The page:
Temperatures are warmer during the climbing season compared to other ranges that I have visited such as the Nepalese Himalaya, Tian Shan or even the Caucasus making it feasible to pack lighter. I use a bivi bag on peaks of this altitude without sleepless nights.
The climbing season is generally from June until September. August is the most popular month for climbing but not always the best. Hardly anybody climbs in the Karakoram in winter due to the high level of precipitation. A peak such as this would likely be a death trap via the west face.
The Swiss map is the most commonly used in Pakistan despite errors and a scale of 1:250,000. No camp sites are labelled except Shaishcho which is labelled as Chospah. The route up the Gondogoro Glacier is also wrong. The map shows a long traverse towards the Masherbrum La (5364m) whereas in fact the route follows the true left hand side of the glacier for much of the way crossing between Daltsampa and Xhuspang. Sheet 1 and 2 are sold together and cover the whole of the Karakoram including the Indian and Chinese areas. The Lonely Planet ‘Trekking in the Karakoram & Hindukush’ guidebook is actually more helpful than the map for this valley purely for its route description.
The Russian series of maps are without a doubt the best. They are available in 1:50,000 and 1:100,000 scale although I cannot tell you what specific sheet covers this mountain. The maps are not cheap! The 1:50,000 maps usually cost around $75 and the 1:100,000 around $50.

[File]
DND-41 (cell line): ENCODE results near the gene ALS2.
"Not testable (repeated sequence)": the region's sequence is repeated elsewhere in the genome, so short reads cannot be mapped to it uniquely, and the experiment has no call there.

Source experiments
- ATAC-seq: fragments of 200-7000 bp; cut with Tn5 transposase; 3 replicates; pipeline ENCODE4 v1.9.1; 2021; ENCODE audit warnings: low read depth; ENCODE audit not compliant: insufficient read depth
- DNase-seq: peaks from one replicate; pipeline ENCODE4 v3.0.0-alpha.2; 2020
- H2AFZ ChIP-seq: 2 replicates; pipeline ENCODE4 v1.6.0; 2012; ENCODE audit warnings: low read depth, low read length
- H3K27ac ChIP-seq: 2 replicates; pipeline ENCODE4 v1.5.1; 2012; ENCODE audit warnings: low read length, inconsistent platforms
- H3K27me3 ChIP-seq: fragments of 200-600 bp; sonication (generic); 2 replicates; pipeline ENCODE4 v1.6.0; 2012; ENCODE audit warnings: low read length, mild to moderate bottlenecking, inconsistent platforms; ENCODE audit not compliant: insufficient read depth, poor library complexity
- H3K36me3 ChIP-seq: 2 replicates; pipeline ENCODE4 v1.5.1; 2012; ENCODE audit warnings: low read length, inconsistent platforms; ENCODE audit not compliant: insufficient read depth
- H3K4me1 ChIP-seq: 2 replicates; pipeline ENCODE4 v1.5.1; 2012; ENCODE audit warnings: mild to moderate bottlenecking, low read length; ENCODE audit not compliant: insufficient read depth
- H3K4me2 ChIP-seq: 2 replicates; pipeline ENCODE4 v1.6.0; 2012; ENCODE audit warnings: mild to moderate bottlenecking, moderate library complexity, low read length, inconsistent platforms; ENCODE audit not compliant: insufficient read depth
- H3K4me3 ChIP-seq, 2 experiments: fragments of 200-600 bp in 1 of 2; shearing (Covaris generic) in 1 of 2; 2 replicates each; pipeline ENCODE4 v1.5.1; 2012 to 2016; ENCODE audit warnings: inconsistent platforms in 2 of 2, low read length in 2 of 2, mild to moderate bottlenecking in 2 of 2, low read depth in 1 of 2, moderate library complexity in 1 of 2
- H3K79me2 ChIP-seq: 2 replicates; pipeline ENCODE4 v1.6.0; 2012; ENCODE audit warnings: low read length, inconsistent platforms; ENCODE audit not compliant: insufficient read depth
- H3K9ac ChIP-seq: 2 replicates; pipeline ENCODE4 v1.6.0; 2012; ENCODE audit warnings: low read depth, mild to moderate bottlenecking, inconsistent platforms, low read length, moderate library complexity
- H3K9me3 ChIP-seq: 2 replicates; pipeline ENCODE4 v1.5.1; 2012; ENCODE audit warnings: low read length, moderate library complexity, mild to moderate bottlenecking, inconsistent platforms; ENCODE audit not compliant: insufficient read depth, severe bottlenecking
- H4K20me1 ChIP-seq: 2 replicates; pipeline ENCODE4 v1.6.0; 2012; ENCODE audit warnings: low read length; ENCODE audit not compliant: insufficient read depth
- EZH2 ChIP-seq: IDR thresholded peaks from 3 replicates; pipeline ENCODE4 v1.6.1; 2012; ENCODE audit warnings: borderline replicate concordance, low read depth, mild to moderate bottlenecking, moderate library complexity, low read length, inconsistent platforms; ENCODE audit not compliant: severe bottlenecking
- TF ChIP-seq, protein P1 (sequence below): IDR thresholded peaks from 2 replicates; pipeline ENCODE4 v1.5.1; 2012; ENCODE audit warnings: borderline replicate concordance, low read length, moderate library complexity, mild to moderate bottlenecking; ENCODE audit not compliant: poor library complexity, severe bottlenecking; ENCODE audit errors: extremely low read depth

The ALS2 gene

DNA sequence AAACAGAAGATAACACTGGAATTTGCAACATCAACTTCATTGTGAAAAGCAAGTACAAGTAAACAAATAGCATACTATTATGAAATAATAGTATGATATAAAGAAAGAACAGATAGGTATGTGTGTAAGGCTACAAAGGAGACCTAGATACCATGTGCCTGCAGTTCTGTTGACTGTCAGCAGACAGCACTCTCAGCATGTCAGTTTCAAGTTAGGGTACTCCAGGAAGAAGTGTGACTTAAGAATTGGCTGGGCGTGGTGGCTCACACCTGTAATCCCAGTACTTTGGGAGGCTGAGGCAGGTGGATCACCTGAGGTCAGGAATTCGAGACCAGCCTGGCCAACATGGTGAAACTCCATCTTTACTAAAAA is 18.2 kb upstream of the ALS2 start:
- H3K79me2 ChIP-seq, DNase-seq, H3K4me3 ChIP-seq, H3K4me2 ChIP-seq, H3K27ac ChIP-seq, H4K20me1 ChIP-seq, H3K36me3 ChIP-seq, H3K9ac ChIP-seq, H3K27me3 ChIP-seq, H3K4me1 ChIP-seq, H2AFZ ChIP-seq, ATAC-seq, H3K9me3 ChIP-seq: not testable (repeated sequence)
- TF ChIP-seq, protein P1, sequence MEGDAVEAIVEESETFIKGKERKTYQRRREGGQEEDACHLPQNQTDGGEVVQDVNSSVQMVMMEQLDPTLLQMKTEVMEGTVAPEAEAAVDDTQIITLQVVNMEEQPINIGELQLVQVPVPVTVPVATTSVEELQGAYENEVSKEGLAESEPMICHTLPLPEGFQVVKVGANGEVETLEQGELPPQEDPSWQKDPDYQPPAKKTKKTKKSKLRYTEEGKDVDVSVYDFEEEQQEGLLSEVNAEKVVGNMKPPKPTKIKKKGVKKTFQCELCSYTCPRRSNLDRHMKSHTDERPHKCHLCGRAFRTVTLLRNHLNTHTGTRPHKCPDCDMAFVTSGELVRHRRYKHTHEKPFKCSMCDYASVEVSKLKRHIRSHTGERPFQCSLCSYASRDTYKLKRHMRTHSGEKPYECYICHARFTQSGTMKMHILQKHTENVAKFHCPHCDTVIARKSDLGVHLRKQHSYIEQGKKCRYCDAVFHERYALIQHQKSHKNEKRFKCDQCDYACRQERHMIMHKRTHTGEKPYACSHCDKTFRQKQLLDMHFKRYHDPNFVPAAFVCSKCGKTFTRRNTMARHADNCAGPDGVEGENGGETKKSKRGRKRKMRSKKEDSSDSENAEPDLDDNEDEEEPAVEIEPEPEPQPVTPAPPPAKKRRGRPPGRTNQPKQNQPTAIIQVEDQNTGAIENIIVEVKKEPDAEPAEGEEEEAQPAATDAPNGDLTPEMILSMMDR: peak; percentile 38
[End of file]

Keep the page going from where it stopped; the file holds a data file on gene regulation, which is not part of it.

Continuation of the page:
There is also a fairly new Japanese set of maps for the Karakoram although they are hard to come by. The map claims to have surveyed every peak however I cannot pass comment on its quality since I have not seen it (I tried to obtain a copy last summer but failed). Laila Peak is surveyed as 6096m.
Don’t waste money on the Leomann maps as they are poor quality (although at first glance may look similar to the Swiss maps).
Simon Yates' first book 'The flame of Adventure' is the book to buy if you are planning to climb Laila Peak as there is a chapter dedicated to the first ascent of the mountain by the author. The climbs in Pakistan are by far the best parts of the book. It's quite easy to obtain at the moment but, as with all climbing literature, it may not be so forever.
You can buy gas cartridges in Skardu in the bazaar. This is ex-expedition gear. Prices aren't a bargain and I try and use a multifuel stove for all but the climb itself. Kerosene is dirt cheap and widely available - even in villages. It's very dirty however and you'll need a decent stove such as an MSR Dragonfly or XGK. Cheap multifuel stoves will block quickly and then you will go hungry!
All food can be bought in Skardu and I've never found the need to waste valuable airplane baggage on imported food. Gilgit also has plenty of shops to buy food if you plan on pasing through Skardu quickly.
2005 Laila Peak Ski Expedition Report
The quoted altitudes on this page are wildly wrong. You may also want to take a look at Frederick Ericsson's Home Page..
The Wilkopedia page is almost an exact replica of this page prior to me adopting it and contains the same errors. The chicken or the egg....?!